Jode Towe with his truck in 2010. He has since discovered he may have cancer,…
MURFREESBORO, Tenn. — Jode Towe was driving his big rig across the New Mexico desert in April when he noticed an odd sensation at the back of his throat.
"It was like something was growing there," he recalled.
When Towe, 41, went to a clinic, he got bad news. He might have cancer. Doctors recommended a biopsy. If the results confirmed their suspicions, surgery and chemotherapy might follow.
But Towe and his wife, who live in this small city near Nashville when they aren't hauling freight across the country, don't have health insurance. Nor do they have $4,000 for the tests to get an accurate diagnosis. For now, they're waiting as the growth in Towe's neck swells.
"I always worked hard. I never took it easy," Towe said, his voice trailing off. "But they said I might die."
Towe is one of nearly 50 million people in the United States who don't have health coverage. Close to 30 million have been uninsured for at least a year, according to the Commonwealth Fund, a New York healthcare foundation.
Many of the uninsured are young, healthy or don't want insurance. About one-fifth aren't citizens. Millions, however, are like Towe: sick and unable to afford the medical care they need.
The fate of these Americans — at the heart of the nation's tortured, decades-long debates over healthcare — is now bound up with the outcome of the presidential election.
President Obama's healthcare law is scheduled to guarantee coverage to all Americans beginning in 2014, by prohibiting insurers from turning away sick customers like Towe.
But the law, which will subsidize insurance for millions, will be costly. The Republican nominee, former Massachusetts Gov. Mitt Romney, has pledged to repeal it, saying the law represents a "political philosophy … that government knows better than people how to run your lives."
Romney has said that only Americans who currently have insurance should be guaranteed continued coverage if they change jobs or lose a job. That protection is already available for most workers under a 1996 law.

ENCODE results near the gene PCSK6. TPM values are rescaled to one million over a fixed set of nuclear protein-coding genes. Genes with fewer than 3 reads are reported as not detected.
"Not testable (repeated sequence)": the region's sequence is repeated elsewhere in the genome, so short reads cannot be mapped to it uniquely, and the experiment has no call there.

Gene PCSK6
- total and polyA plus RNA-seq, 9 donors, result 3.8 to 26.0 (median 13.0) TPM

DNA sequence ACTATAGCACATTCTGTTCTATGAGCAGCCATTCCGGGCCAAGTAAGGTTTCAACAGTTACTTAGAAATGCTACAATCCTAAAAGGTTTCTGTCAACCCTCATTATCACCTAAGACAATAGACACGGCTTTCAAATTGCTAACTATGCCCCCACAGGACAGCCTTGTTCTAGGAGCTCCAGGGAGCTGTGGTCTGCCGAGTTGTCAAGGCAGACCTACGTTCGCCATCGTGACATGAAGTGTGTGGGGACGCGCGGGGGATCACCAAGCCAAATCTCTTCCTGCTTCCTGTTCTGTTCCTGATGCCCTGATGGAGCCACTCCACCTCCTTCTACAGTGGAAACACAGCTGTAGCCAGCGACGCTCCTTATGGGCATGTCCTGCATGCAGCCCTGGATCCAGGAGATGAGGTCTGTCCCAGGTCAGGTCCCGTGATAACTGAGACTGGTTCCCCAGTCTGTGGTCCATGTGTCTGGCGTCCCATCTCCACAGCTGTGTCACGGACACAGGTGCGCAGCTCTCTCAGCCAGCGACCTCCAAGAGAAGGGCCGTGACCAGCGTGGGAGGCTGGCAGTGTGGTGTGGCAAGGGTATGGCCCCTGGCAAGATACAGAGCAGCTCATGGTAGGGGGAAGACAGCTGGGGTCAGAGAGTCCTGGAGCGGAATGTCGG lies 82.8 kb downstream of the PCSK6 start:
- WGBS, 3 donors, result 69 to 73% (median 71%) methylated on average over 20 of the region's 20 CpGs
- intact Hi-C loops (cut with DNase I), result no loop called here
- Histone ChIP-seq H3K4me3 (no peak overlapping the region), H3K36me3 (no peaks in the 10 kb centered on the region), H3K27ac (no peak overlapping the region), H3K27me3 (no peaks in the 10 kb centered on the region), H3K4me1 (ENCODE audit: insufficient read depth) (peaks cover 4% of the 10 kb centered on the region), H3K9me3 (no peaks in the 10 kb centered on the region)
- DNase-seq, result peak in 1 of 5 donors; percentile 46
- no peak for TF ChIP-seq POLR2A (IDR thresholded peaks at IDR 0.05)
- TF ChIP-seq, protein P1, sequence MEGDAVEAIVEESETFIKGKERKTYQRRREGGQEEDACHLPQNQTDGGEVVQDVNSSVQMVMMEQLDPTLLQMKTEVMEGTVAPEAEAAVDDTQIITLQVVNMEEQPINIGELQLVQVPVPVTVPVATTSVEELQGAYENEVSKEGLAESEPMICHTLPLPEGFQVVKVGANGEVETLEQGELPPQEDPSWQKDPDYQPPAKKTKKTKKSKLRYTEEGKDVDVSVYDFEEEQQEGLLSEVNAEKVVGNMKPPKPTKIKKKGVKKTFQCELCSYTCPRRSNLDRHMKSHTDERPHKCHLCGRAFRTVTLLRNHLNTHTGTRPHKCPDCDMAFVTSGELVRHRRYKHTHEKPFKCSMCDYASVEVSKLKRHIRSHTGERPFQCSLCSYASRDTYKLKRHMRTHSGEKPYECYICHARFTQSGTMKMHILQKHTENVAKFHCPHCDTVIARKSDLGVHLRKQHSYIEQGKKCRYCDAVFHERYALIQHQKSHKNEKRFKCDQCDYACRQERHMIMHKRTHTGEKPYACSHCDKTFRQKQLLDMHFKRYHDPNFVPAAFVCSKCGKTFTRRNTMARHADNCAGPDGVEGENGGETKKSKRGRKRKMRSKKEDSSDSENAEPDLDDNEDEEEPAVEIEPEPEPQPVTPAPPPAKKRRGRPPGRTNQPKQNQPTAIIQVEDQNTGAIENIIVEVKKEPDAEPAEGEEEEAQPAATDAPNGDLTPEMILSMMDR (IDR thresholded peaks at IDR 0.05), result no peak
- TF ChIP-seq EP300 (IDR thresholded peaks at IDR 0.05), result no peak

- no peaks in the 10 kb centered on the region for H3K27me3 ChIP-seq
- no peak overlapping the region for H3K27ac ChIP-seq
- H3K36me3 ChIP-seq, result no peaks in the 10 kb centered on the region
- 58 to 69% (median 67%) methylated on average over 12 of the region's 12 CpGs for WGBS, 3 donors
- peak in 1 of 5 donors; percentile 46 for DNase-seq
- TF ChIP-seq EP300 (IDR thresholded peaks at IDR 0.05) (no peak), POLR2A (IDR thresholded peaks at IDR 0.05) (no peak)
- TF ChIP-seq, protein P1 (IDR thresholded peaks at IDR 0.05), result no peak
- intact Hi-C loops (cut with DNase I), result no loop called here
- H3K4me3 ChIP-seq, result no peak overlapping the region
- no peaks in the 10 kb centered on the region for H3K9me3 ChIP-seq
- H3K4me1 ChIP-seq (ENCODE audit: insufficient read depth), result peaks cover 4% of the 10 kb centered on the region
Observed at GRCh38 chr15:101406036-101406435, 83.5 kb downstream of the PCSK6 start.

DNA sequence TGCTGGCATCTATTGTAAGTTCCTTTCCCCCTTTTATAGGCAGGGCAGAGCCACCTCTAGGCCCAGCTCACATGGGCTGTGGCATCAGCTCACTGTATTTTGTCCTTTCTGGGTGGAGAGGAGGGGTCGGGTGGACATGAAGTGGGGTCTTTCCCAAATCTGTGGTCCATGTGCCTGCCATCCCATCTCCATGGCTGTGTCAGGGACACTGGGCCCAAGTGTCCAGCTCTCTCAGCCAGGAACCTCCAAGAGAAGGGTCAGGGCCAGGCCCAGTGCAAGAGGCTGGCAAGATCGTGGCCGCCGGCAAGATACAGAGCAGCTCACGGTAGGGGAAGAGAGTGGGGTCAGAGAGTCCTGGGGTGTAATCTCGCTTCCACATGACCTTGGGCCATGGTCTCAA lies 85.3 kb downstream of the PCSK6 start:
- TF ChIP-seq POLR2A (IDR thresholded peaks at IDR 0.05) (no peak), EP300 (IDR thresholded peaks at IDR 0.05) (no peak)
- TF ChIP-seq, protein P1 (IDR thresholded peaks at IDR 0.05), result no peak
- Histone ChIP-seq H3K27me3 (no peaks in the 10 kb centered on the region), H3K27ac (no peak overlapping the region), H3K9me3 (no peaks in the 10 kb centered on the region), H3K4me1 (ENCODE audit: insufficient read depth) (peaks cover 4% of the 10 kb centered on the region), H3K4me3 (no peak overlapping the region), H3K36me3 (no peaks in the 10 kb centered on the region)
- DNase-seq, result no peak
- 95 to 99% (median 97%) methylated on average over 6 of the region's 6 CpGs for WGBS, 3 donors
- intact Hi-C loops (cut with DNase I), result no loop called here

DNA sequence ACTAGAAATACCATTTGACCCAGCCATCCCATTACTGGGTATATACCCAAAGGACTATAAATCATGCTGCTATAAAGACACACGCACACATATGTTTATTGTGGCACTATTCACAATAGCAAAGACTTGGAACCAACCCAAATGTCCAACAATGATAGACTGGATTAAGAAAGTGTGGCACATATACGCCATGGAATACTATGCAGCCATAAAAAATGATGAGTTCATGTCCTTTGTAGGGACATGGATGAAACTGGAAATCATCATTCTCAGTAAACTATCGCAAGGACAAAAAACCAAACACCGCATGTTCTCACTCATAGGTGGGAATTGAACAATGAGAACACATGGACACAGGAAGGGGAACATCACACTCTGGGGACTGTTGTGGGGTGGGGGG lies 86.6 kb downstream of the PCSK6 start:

He and other Republicans promise to make health insurance less costly by deregulating it. Romney has not specified what would happen to people like Towe who don't have insurance, though he has said it is a job for state governments.
Massachusetts is among several states that guarantee health coverage, with the help of additional federal aid, a plan signed by Romney when he was governor.
Tennessee used to do the same. But it became too expensive, and state leaders rolled back coverage.
Today, Tennessee runs a small health plan, known as AccessTN, for people with serious illnesses who can't get private insurance. Romney has suggested such so-called high-risk pools as a tool for covering the chronically ill. But like similar pools around the country, premiums for the Tennessee plan are very high. Just 2,960 people are enrolled.
For Towe, an AccessTN plan with a $3,000 annual deductible would cost $516 a month, more than he can afford. Private insurers told him not to bother applying. Towe's possible cancer is the kind of preexisting medical condition that most won't cover.
At first, Towe and his wife panicked.
"I said, 'This can't be happening,'" said Yamira Towe, a native of Puerto Rico who met her husband at a trucking company in eastern Tennessee. "We just got married two years ago. I thought, 'What am I going to do without him?'"
The Towes knew they were taking a risk when they left the company to start a business driving their own truck. Last year, the couple took home about $48,000, after expenses. Payments on the truck, including insurance and permits, total more than $28,000 a year.
Health insurance was out of the question, at least at first.
"Better not get sick," Jode Towe figured.
Towe, who jokes he's still a "strong buck," had always been healthy. He loved sailing and flying airplanes. He'd run his own tree-cutting business. And he prided himself on being able to drive 700 miles in a day.
More recently, Towe couldn't make the long drives without rest. That was worrisome.
The Towes were able to pay cash for the first round of doctor visits this spring: $80 for the first trip to the clinic, approximately $600 for two CT scans, $150 for a cardiologist visit.
The couple got a break on some bills. "The doctors were great," Yamira Towe said.
But a biopsy and an operation to take out her husband's tonsils probably would run $3,500 to $4,500. A round of chemotherapy, if that became necessary, could run more than $10,000.
She scrambled to find help. A benevolent fund the Towes contributed to at their former trucking company was reserved for current employees. She checked with the Leukemia & Lymphoma Society and the American Cancer Society, but they couldn't help.
The cancer society's cancer action network, after being contacted for an article about uninsured people, put The Times in touch with Jode Towe.